Air Force units and assignments
- 712th Aircraft Control and Warning Squadron
- Activated on 8 December 1952
- Inactivated on 15 September 1969
- Detachment 1, 6981st Radio Squadron, Mobile
- Organized in 1953
- Reorganized as Detachment 1, 6981st Radio Group, Mobile on 1 January 1956
- Reorganized as Detachment 1, 6981st Security Group on 1 July 1963
- Discontinued in 1969
- 712th AC&WS
- 160th Aircraft Control and Warning Group, 8 December 1952
- 548th Aircraft Control and Warning Group, 5 February 1953
- 11th Air Division, 18 April 1953
- 5001st Air Defense Group 20 September 1954
- 10th Air Division, 1 October 1955
- 5060th Aircraft Control and Warning Group, 1 November 1957
- 11th Air Division, ca. 1 July 1959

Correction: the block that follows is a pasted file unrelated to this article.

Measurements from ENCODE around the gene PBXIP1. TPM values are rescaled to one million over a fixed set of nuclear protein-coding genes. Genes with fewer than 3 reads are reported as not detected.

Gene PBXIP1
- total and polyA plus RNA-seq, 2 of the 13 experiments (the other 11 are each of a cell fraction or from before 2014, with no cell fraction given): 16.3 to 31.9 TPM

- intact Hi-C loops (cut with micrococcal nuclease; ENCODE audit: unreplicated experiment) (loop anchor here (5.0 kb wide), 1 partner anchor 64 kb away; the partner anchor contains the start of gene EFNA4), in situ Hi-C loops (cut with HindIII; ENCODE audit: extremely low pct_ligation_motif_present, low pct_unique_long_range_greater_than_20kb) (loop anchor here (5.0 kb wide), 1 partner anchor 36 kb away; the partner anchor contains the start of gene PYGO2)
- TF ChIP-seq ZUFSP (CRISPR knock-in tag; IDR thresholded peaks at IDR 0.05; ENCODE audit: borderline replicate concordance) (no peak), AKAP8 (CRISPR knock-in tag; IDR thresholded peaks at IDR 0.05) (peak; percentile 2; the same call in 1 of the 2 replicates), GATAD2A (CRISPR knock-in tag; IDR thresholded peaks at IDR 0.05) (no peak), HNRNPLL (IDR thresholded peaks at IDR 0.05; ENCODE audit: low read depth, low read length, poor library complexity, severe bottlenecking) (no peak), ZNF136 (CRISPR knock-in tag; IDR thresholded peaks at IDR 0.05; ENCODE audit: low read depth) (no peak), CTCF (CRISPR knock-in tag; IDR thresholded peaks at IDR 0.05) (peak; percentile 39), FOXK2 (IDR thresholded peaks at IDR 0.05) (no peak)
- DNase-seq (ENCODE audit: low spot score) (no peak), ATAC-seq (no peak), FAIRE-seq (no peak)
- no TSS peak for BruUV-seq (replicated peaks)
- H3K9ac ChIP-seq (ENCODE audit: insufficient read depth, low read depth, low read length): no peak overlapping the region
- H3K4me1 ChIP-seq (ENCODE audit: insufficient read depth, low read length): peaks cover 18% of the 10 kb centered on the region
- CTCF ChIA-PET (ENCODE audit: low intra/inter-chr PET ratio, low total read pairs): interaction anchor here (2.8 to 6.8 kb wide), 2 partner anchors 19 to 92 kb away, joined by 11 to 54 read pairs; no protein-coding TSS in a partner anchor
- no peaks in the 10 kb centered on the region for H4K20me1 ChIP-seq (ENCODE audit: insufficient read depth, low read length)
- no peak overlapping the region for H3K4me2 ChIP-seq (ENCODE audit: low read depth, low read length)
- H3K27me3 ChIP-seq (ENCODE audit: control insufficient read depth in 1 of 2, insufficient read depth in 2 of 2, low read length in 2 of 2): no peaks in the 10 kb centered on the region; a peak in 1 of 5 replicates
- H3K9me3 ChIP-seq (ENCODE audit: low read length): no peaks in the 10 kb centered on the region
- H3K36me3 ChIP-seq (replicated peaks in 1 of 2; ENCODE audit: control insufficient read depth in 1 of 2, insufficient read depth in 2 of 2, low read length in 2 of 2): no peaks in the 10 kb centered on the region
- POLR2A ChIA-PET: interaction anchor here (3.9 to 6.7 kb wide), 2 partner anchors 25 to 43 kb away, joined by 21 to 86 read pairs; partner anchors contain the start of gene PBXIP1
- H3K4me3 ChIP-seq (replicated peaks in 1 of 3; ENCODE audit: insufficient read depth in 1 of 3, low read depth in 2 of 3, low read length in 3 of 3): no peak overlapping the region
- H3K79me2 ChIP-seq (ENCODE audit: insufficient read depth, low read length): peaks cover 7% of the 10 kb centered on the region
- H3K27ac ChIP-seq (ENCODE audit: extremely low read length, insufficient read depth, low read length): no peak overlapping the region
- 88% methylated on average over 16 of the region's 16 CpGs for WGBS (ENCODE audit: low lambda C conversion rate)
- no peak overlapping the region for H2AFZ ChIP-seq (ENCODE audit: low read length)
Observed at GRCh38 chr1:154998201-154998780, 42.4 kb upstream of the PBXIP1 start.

- 5070th Air Defense Wing, 1 August 1960
- Alaskan Air Command, 1 November 1961 - 15 September 1969
- 6981 RSM
- U.S. Air Force Security Service 1953 - 1969
- Lerner, Steve (2010). Sacrifice Zones: The Front Lines of Toxic Chemical Exposure in the United States. MIT Press. pp. 221–22. ISBN 978-0-262-01440-3.
- Coming Clean network. "PCB's in People of St. Lawrence Island". Body Burden Report. Retrieved 2006-06-12.
- State of Alaska Epidemiology Bulletin. PCB Blood Test Results from St. Lawrence Island. February 6, 2003.
- State of Alaska Department of Environmental Conservation. "St. Lawrence Island". Contaminated Sites Program. Retrieved 2006-06-12.